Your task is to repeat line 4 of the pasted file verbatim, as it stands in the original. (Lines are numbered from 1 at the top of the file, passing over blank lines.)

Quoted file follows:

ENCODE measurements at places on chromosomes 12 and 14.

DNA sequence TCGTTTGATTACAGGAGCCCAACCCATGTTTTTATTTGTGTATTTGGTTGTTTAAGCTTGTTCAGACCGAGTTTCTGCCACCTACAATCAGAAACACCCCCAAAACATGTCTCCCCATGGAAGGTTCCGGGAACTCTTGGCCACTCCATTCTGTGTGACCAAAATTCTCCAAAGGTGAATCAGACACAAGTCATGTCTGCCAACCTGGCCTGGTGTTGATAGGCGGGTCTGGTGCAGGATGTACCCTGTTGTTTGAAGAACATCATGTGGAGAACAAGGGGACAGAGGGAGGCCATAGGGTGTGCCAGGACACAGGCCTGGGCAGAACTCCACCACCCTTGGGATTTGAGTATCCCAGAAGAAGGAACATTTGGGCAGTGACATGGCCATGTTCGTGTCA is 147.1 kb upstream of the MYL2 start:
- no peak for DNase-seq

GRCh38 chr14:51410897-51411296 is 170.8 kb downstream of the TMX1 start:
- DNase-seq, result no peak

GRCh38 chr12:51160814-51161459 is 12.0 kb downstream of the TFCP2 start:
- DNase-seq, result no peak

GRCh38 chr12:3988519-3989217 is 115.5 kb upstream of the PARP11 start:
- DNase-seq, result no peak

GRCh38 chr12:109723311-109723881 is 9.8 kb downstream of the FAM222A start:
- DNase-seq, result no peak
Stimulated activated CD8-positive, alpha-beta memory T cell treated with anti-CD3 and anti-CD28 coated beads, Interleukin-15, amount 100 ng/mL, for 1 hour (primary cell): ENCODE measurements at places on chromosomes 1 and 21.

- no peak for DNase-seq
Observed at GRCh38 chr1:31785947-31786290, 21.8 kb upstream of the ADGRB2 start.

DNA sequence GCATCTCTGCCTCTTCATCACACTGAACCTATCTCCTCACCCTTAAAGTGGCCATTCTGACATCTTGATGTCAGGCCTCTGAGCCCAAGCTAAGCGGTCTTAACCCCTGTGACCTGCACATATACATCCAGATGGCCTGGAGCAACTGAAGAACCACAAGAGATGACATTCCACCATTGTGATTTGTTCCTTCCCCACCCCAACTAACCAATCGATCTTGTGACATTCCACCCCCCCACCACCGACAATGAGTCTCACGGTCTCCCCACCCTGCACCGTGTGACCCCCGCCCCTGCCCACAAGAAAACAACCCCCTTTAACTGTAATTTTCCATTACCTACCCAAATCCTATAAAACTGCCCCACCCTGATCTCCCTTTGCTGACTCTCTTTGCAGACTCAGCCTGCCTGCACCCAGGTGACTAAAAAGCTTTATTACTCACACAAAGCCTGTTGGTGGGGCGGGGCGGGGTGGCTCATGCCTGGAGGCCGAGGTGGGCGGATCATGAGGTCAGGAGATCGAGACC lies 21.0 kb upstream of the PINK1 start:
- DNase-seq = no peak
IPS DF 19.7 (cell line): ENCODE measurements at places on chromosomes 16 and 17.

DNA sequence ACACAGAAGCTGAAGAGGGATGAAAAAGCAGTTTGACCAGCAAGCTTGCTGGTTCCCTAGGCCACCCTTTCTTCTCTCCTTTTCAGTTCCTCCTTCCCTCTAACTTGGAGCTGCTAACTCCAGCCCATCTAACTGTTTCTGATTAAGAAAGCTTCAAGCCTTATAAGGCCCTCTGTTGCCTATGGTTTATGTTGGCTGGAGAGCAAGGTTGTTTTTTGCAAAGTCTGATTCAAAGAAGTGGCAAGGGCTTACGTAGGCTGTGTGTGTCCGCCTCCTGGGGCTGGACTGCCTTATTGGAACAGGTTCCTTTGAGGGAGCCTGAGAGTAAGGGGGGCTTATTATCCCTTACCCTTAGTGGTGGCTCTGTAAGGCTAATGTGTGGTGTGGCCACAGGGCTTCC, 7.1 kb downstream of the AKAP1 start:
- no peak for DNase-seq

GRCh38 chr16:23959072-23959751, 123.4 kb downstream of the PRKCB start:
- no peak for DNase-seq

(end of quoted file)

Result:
GRCh38 chr14:51410897-51411296 is 170.8 kb downstream of the TMX1 start: